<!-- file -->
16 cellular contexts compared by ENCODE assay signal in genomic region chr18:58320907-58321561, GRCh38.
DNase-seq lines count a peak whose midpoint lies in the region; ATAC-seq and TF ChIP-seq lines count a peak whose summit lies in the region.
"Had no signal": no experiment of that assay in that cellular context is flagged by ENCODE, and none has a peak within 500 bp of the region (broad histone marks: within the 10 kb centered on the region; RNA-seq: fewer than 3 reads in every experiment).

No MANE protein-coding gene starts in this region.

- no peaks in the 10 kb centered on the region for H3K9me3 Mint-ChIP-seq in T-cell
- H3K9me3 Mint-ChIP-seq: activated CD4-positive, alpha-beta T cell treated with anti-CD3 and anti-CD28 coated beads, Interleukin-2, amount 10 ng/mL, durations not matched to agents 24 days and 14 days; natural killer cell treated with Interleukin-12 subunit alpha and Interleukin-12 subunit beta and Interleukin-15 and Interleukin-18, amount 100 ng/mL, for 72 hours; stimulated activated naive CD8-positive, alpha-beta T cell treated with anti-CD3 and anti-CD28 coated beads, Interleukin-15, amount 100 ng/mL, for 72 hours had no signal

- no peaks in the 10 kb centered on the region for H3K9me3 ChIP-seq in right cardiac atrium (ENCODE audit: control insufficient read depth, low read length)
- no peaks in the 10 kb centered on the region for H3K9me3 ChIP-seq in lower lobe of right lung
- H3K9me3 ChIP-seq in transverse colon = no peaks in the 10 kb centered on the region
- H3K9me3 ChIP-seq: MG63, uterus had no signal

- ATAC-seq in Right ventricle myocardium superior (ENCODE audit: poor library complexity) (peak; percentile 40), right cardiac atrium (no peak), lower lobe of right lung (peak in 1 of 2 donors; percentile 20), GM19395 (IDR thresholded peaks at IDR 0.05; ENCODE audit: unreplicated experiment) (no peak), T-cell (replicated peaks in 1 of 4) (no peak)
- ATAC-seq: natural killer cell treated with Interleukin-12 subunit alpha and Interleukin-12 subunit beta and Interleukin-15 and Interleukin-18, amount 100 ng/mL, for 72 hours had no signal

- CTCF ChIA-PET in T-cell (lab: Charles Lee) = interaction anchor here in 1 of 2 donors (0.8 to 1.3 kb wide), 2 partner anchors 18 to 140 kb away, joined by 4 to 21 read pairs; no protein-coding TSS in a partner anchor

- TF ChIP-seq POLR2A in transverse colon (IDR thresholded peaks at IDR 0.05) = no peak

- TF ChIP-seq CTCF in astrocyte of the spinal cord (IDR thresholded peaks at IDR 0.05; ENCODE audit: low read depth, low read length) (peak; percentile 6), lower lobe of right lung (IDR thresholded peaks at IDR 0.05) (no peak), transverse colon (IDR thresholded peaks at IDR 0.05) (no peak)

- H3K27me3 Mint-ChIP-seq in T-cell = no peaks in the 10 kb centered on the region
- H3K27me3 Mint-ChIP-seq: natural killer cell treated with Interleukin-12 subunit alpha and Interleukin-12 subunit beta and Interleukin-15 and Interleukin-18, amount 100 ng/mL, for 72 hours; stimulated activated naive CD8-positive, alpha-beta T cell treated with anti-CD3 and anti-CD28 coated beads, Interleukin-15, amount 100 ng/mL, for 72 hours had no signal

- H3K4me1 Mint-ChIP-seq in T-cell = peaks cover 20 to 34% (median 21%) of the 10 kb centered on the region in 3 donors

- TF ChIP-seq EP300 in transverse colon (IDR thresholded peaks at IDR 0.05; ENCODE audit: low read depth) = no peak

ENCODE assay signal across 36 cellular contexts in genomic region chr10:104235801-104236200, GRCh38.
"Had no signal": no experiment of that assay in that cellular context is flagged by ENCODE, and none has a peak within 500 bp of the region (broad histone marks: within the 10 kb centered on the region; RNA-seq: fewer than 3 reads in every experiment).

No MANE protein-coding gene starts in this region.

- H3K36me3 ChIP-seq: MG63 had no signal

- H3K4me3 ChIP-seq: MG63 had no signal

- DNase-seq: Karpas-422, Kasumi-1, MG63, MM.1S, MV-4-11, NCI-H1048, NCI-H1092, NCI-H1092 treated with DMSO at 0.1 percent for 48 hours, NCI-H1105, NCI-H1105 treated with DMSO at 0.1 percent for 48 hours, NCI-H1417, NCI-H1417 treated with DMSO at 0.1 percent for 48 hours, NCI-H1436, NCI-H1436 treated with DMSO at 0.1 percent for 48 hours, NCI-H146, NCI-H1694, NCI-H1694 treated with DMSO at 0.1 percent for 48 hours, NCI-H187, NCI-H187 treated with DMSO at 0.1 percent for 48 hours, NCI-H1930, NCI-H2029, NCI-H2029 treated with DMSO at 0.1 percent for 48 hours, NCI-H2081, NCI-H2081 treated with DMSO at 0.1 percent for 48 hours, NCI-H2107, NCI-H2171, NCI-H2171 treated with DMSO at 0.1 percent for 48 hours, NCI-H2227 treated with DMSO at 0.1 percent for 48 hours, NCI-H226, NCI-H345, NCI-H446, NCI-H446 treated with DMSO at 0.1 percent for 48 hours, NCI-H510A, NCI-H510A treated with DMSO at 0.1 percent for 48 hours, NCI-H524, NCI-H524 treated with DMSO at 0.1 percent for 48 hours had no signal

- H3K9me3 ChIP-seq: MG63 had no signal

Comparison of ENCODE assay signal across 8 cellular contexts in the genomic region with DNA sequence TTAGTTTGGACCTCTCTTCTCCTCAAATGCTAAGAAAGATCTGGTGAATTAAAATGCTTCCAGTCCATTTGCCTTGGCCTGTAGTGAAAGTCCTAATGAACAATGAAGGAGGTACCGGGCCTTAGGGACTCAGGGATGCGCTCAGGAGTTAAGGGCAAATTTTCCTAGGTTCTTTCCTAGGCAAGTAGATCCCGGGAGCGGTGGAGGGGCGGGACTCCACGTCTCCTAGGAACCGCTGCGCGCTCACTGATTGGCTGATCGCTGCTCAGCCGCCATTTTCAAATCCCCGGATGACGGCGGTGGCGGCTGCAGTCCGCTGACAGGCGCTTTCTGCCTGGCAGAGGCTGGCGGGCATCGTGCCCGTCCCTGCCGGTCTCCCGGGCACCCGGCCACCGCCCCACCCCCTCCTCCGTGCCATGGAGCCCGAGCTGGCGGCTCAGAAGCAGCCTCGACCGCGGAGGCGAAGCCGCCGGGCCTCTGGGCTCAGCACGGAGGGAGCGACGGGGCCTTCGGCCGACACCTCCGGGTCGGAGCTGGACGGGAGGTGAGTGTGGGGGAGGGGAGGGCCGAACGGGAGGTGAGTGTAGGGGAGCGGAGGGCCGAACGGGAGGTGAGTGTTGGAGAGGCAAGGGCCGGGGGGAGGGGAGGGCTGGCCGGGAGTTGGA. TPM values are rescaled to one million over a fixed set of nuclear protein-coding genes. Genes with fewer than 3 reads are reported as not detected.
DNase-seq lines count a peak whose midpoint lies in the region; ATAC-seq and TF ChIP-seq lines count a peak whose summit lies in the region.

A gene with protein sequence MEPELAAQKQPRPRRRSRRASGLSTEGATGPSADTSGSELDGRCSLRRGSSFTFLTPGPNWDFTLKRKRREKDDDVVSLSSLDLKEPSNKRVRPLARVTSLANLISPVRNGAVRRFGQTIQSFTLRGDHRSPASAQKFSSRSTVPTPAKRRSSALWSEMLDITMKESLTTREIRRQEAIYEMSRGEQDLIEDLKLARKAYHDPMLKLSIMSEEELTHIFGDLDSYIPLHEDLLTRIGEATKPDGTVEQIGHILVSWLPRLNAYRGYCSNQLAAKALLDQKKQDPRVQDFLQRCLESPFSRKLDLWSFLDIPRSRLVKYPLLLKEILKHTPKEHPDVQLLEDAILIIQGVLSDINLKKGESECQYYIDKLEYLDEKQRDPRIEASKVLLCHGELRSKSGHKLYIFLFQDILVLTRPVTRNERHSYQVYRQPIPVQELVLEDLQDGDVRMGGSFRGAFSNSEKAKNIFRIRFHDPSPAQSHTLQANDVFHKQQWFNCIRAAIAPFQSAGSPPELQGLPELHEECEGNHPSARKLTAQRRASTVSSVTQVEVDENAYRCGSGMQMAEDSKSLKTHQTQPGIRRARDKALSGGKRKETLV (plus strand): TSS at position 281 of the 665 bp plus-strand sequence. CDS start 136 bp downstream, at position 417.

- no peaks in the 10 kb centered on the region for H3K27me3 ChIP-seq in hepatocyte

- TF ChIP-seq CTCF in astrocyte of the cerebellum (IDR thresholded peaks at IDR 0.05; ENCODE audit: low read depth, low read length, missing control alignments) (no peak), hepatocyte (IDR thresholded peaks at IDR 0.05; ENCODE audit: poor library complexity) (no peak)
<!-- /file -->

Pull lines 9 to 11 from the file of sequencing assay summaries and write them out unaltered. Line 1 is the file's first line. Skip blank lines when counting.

- H3K9me3 ChIP-seq in transverse colon = no peaks in the 10 kb centered on the region
- H3K9me3 ChIP-seq: MG63, uterus had no signal

- ATAC-seq in Right ventricle myocardium superior (ENCODE audit: poor library complexity) (peak; percentile 40), right cardiac atrium (no peak), lower lobe of right lung (peak in 1 of 2 donors; percentile 20), GM19395 (IDR thresholded peaks at IDR 0.05; ENCODE audit: unreplicated experiment) (no peak), T-cell (replicated peaks in 1 of 4) (no peak)